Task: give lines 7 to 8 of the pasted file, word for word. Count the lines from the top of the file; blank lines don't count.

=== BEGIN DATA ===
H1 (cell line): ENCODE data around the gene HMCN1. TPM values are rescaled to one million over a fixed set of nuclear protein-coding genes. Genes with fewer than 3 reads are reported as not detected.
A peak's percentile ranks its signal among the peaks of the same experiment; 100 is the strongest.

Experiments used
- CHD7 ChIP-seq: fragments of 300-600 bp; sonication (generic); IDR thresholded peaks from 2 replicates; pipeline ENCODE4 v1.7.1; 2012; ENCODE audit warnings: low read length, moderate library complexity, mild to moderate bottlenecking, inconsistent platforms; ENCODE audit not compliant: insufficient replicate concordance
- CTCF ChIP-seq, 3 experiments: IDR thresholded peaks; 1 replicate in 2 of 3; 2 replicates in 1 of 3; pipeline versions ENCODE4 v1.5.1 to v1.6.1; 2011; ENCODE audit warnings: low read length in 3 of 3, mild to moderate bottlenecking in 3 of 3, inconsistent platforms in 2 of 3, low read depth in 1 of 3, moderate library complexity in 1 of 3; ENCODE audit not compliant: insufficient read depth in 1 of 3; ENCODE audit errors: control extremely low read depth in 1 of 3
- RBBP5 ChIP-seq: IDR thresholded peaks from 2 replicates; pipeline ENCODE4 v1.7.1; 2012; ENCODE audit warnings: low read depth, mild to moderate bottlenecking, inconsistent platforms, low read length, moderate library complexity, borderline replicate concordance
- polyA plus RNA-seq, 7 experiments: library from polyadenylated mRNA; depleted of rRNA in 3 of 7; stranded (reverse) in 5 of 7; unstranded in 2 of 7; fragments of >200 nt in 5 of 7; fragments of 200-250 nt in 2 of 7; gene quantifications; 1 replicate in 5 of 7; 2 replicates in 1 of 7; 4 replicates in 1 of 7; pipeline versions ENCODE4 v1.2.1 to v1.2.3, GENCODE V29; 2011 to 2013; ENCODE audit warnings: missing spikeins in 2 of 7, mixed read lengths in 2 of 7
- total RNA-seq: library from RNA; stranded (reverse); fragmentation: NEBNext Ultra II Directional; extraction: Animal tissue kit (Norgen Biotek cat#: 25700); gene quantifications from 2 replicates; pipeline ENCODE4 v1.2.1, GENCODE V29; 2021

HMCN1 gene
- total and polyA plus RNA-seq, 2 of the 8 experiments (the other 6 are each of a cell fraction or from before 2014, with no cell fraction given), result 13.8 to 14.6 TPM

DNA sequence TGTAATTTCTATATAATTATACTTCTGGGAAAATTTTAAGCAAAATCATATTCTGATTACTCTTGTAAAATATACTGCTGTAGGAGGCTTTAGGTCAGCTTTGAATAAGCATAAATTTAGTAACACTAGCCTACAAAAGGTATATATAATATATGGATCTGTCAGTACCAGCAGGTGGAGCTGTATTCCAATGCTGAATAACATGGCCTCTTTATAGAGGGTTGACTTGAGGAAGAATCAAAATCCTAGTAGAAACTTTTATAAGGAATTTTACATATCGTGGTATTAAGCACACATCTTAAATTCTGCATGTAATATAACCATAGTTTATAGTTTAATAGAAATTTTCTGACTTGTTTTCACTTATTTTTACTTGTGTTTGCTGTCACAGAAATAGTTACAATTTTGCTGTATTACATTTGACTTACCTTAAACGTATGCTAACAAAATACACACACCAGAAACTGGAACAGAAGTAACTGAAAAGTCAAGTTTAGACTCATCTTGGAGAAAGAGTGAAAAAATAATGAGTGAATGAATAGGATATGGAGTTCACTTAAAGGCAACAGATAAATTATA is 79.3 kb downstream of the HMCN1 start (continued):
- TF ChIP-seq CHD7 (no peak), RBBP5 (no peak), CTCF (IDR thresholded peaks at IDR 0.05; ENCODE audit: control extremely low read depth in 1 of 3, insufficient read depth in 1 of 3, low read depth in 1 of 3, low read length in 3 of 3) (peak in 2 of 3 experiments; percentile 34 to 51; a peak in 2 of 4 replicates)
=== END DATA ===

- polyA plus RNA-seq, 7 experiments: library from polyadenylated mRNA; depleted of rRNA in 3 of 7; stranded (reverse) in 5 of 7; unstranded in 2 of 7; fragments of >200 nt in 5 of 7; fragments of 200-250 nt in 2 of 7; gene quantifications; 1 replicate in 5 of 7; 2 replicates in 1 of 7; 4 replicates in 1 of 7; pipeline versions ENCODE4 v1.2.1 to v1.2.3, GENCODE V29; 2011 to 2013; ENCODE audit warnings: missing spikeins in 2 of 7, mixed read lengths in 2 of 7
- total RNA-seq: library from RNA; stranded (reverse); fragmentation: NEBNext Ultra II Directional; extraction: Animal tissue kit (Norgen Biotek cat#: 25700); gene quantifications from 2 replicates; pipeline ENCODE4 v1.2.1, GENCODE V29; 2021